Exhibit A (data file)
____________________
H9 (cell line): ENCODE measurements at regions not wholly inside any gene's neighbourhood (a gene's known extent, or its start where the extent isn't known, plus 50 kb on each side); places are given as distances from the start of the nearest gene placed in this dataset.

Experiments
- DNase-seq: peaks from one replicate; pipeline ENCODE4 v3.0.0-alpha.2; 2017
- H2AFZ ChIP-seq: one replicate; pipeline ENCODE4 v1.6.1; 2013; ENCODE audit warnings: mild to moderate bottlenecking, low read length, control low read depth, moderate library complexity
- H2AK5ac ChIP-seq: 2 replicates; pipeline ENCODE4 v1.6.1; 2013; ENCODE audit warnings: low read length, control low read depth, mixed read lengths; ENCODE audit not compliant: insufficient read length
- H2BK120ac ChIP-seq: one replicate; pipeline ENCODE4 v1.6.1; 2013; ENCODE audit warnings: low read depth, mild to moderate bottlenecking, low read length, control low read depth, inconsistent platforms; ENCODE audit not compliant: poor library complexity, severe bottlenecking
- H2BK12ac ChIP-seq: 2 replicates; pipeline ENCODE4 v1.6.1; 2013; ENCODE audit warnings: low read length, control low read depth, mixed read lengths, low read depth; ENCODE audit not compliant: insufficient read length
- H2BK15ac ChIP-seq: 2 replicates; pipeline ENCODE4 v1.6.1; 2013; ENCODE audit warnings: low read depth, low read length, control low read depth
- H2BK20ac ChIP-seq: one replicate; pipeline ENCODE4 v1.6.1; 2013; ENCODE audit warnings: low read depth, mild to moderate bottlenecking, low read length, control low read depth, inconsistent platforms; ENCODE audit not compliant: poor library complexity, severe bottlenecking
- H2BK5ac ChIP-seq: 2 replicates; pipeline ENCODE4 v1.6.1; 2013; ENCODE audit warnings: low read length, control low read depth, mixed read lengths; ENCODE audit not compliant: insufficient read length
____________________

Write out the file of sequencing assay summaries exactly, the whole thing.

H9 (cell line): ENCODE measurements at regions not wholly inside any gene's neighbourhood (a gene's known extent, or its start where the extent isn't known, plus 50 kb on each side); places are given as distances from the start of the nearest gene placed in this dataset.

Experiments
- DNase-seq: peaks from one replicate; pipeline ENCODE4 v3.0.0-alpha.2; 2017
- H2AFZ ChIP-seq: one replicate; pipeline ENCODE4 v1.6.1; 2013; ENCODE audit warnings: mild to moderate bottlenecking, low read length, control low read depth, moderate library complexity
- H2AK5ac ChIP-seq: 2 replicates; pipeline ENCODE4 v1.6.1; 2013; ENCODE audit warnings: low read length, control low read depth, mixed read lengths; ENCODE audit not compliant: insufficient read length
- H2BK120ac ChIP-seq: one replicate; pipeline ENCODE4 v1.6.1; 2013; ENCODE audit warnings: low read depth, mild to moderate bottlenecking, low read length, control low read depth, inconsistent platforms; ENCODE audit not compliant: poor library complexity, severe bottlenecking
- H2BK12ac ChIP-seq: 2 replicates; pipeline ENCODE4 v1.6.1; 2013; ENCODE audit warnings: low read length, control low read depth, mixed read lengths, low read depth; ENCODE audit not compliant: insufficient read length
- H2BK15ac ChIP-seq: 2 replicates; pipeline ENCODE4 v1.6.1; 2013; ENCODE audit warnings: low read depth, low read length, control low read depth
- H2BK20ac ChIP-seq: one replicate; pipeline ENCODE4 v1.6.1; 2013; ENCODE audit warnings: low read depth, mild to moderate bottlenecking, low read length, control low read depth, inconsistent platforms; ENCODE audit not compliant: poor library complexity, severe bottlenecking
- H2BK5ac ChIP-seq: 2 replicates; pipeline ENCODE4 v1.6.1; 2013; ENCODE audit warnings: low read length, control low read depth, mixed read lengths; ENCODE audit not compliant: insufficient read length